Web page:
“So, apples to apples, Edelman Financial was in 2012 about $8 billion and today is about $15 billion,” he writes in the email.
The firm’s most recent ADV has the firm’s assets under management at about $14.5 billion. The S&P 500, even after the recent market swoon, is about 50% higher than in 2012.
Benjamin Hochberg, a partner at Lee Equities, is adamant about his firm’s confidence in Edelman Financial.
“We aren’t getting out. We were looking for a partner to help Ric grow in the next phase and we thought Hellman & Friedman would be a great partner,” he says. “We were comfortable making long-term investments but we thought having another partner in the company for these investments made a lot of sense for everyone.” See: The 19 ways private equity has juiced up the RIA business and how it’s working out.
The move comes amid an all-out, but thus far unsuccessful, institutional effort to replace Edelman as CEO and as key man of the Fairfax, Va.-based firm. In August, David Bach, author of 11 best-selling books and CEO of FinishRich Media, resigned as vice-chairperson of the firm after efforts to install him as heir apparent came a cropper. The company has also switched search firms. See: Ric Edelman and David Bach go their own ways after super-partnership dissolves.
Edelman acknowledges that his company needs to bring on additional media-savvy executives.
“We need to over time institutionalize me,” he says. “It can be done and has been done. The best example is Charles Schwab. There are companies who have done it well and some who have done it well and others who haven’t. We need to learn from their mistakes.” See: What a close reading of Barron’s cover story on Walt Bettinger reveals.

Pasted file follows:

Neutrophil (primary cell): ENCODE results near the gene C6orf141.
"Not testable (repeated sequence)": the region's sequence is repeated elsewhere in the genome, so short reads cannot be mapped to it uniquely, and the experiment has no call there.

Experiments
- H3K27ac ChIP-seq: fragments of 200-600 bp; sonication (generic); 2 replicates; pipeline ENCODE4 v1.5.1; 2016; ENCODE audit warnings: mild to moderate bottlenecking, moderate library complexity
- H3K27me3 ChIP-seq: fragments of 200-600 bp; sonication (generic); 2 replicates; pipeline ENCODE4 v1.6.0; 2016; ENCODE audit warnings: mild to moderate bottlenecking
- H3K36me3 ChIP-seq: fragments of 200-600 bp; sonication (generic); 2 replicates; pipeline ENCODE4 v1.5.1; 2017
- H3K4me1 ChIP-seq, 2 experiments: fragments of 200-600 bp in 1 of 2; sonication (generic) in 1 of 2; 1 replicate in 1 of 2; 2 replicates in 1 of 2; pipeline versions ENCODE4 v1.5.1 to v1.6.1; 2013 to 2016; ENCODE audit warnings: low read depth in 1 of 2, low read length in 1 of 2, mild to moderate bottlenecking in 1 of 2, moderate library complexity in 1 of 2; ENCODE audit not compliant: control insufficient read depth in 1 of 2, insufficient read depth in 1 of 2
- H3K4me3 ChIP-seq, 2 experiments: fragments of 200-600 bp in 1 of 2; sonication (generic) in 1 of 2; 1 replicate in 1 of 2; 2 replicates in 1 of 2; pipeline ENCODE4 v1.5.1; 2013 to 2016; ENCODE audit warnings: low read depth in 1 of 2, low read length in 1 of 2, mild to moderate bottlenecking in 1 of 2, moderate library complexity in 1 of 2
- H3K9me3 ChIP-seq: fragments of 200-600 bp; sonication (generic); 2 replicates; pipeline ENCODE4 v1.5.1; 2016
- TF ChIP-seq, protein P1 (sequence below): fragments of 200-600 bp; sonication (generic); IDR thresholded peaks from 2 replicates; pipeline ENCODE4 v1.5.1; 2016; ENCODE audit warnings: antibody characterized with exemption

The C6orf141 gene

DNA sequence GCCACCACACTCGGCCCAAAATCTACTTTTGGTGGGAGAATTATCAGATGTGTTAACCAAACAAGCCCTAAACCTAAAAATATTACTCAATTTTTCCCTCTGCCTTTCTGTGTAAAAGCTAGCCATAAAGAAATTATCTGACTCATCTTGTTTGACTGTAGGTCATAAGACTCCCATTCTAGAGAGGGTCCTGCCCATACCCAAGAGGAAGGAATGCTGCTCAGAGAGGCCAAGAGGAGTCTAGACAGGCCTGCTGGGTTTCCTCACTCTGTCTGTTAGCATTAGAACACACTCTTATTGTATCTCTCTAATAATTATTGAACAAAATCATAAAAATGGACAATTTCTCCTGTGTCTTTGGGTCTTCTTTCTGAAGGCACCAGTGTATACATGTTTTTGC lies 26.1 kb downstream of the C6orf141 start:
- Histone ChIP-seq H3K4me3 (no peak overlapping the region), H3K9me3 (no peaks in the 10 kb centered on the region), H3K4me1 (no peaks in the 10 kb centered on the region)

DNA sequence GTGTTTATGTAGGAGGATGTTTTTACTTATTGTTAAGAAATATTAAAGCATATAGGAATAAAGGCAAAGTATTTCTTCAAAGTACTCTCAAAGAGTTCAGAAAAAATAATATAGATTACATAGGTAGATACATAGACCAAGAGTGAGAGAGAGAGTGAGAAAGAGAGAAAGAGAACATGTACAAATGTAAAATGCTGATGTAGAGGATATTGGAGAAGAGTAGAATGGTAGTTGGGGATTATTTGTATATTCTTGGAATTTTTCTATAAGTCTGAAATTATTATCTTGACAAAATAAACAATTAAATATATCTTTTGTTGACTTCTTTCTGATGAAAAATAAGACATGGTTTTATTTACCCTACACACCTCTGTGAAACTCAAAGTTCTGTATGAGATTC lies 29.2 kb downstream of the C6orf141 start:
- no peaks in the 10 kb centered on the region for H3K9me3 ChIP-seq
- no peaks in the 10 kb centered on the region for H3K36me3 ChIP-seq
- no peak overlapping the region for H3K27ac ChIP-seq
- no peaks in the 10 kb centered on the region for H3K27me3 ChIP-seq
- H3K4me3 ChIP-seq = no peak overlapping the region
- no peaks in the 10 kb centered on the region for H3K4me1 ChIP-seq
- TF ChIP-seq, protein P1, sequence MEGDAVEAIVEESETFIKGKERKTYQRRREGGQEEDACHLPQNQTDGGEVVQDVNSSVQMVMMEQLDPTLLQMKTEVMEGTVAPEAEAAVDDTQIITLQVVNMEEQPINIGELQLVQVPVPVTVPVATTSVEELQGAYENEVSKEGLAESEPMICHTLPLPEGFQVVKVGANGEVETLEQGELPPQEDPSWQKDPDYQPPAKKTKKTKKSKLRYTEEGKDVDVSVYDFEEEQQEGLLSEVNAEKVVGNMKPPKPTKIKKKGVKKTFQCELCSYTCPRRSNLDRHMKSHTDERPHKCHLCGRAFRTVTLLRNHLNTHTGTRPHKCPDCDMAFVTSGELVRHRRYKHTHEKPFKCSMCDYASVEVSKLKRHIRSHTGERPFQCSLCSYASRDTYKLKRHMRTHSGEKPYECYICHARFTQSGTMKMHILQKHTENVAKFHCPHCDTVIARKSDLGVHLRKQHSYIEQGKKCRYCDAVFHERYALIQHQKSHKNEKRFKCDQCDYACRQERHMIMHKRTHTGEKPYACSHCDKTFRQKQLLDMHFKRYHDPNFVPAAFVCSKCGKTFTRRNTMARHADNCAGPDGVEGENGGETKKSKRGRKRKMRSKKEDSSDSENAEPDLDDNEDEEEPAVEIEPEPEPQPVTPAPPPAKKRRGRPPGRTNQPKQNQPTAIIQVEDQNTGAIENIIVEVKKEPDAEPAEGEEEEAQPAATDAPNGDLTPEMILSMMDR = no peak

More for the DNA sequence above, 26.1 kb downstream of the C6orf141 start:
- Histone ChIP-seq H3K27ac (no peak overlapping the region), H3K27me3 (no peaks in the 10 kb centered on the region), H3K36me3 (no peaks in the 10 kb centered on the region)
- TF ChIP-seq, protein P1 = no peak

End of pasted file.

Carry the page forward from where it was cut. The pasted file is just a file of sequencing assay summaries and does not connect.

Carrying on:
If its track record for backing major players in the RIA industry is any indication, Hellman & Friedman may well be the PE firm to get the job done. The San Francisco-based private-equity firm, founded in 1984, has made numerous financial investments over the years, particularly focusing on financial services and professional services firms. It invested in Franklin Resources, a division of Franklin Templeton Investments, in 1992, selling it in 1997.
Charles “Chip” Roame, managing partner of Tiburon Strategic Advisors, is particularly impressed by its managing director, Allen Thorpe.
“Allen is super-smart and also knows the financial advisor business well. He invested a substantial sum in LPL Financial and was on their board for their fastest growth years. I think Allen will bring an institutional mindset and rigorous financial focus.” See: LPL to Wall Street types: We’re in phase three.
Thorpe’s stops along the way to Hellman & Friedman include Stanford University, Harvard Business School (where he was a Baker Scholar) and Bain & Co.
In 2005, Hellman & Friedman, along with Texas Pacific Group, took a 60% stake of San Diego, Boston and Charlotte, N.C.-based LPL Financial, which became a publicly traded company on 2010. See: What to make of LPL nearing a successful — but scaled back — IPO.
Still, Seivert cautions against judging a PE firm solely by its assets invested or the name-brand quality of its deals. Within the industry, PE firms gain cachet by adding value. There are now 60 PE firms with some investment in the RIA business, he adds.
In 2013, Hellman & Friedman sold the remainder of its overall LPL holdings, 12.6 million shares of common stock, to the institutions that funded the original PE investments. See: As LPL Financial braces for a share sell-off and loss of two directors, a Citi analyst says it’ll be good.
Terms of the Edelman deal were not disclosed.
Hellman & Friedman is part of a blue-chip strata of private-equity investing firms that invest about $300 million to $500 million in a firm, says Levitt, founder of Park Sutton Advisors, an RIA M&A firm in New York.
“This is a very big deal. They are very successful with their investments.” See: Why exactly private equity firms are dumping money into IBDs at a time when many are going bust.
This has been a busy year with numerous private-equity deals involving giant RIAs.